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TO WAKE UP OR NOT TO WAKE UP, THAT IS THE QUESTION FOR AFRICA.

TO WAKE UP OR NOT TO WAKE UP, THAT IS THE QUESTION FOR AFRICA.

My two daughters are awesome. One of their latest joys is story-telling. It reminds me of our time growing up when stories were all the rave. One particular one comes to mind: this man, up a tree, on one branch is a leopard walking towards him. On the other branch a huge, poisonous snake, also hissing and making it’s way, not slowly but rapidly towards the man trapped in peril. When it would seem his best hope would be to jump down from the tree and try to flee, it somehow turns out that there is a lion at the foot of the tree, roaring at him, staring intently, waiting for him to get down. There were no hyenas when I was told this story, but I will throw them in for good measure. Yards off behind the lions, a pack of hyenas surrounded the tree, all round, hoping against hope that somehow beyond the leopard, snake and lion, something would be left of the man in existential peril for them to take a bite of. Indeed to us as children, it seemed as though there was no way out of this nightmare for this man. Except, being a nightmare, all the man had to do to get to safety was to wake up.

COVID-19 is ravaging countries across the globe and has possibly changed forever our way of life as we know it. Whereas countries such as Italy are presented learning points on lack of adequate preparation, Africa is in a particularly perilous position. Years of neglect have left most health systems in shambles. We barely manufacture anything: some of the most basic personal protective equipment we require is imported. We have an insane shortage of healthworkers, but that statistic is only believed by healthcare workers: the rest of us seem to view it as routine psychobabble and rants of elitist and entitled doctors. American and European car manufacturers are changing their production lines to produce critical medical equipment such as ventilators: Lamborghini, Ford and quite a few others. Within weeks of being reported, some Western and Eastern Countries developed testing kits for detecting SARS-CoV-2, the virus that causes COVID-19. Studies are underway looking into potential vaccines and treatment options. The US of A is able to provide 2Trillion dollars US as a stimulus package to help mitigate the effects of COVID-19, while many African families are faced with no more than tough times, job losses and hunger. Should treatment be found, we have no reason to demand that Western countries ignore their populations and remember us. They won’t. In all this, we, as Africa, are largely waiting for our benefactors to spare some left-overs for us. There are videos alleging that Africans are being evicted from homes and hotels in China for whatever reason. One friend was considering importing N95 masks from China to help alleviate the shortage in Kenya and also help fight the profiteers who have priced these masks way out of reach of most healthcare institutions. Yet another friend in the clearing and forwarding business advises new importers of masks not to try doing so unless they are willing to part with “facilitation fees” for the customs officers at the inland container depot in Kenya. Even without COVID-19, try buying anything from Amazon: the American whose income and purchasing power is much higher than that of an African doing the same job will buy the same product for half the price, while the African pays 100% more in the name of shipping and taxes. That being in this surreal period of a most dangerous outbreak. It would seem like Africa is indeed in a nightmare , quite like that of the man in the story above and we probably are.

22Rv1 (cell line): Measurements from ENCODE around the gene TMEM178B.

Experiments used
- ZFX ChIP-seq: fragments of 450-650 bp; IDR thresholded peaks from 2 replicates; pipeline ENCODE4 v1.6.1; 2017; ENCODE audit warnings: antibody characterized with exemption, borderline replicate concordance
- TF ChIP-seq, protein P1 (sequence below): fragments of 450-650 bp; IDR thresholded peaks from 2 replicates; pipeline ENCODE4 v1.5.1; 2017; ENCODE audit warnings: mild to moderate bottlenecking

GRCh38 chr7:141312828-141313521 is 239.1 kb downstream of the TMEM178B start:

With a nightmare for our reality, what can we do? The answer to this is to wake up: wake up and build the same structures that we have seen in Western and Eastern countries, set our priorities right, and cease our utter dependence on the expensive goodwill of others. We should wake up and stop having such low bars and standards for our leaders. For once, we should see the value of electing someone for what s/he has done in the past, his/her record, the values their lives demonstrate, and the promise they hold. This instead of the emotions they whip, their parties, tribes, or bribes. We should take this pandemic as our wake-up call to prioritize, build and sustain effective, responsible and accessible healthcare systems, entrench good visionary leadership as our standard, and position ourselves to provide global solutions. Don’t we breathe same air? Don’t we argue that Africans are non-inferior and in some cases more blessed as compared to human beings from other areas? We should begin to manufacture most of what we need, strengthen research bodies in each country and be the centre for innovative concepts. We should take this season as constructive criticism in relation to what we have not done, and go ahead to do them.

Fellow Africans, we may demand respect from others on the basis of being as human as any other. However, the surest way is to earn it. Let’s rebuild our society, manufacture, produce and go back to a time when common good outdid selfishness all day everyday.

The one thing that would be a greater disaster than COVID-19 is to learn nothing from this crisis as continent and fail to wake up. It would be a tragedy if this pandemic doesn’t cause a shift in how we operate. If however we do wake up from our slumber, the even the sky will not limit Africa, my motherland, the cradle of mankind. By God’s grace!

As always, you have my permission to copy, print and publish, provided you clearly cite the source.

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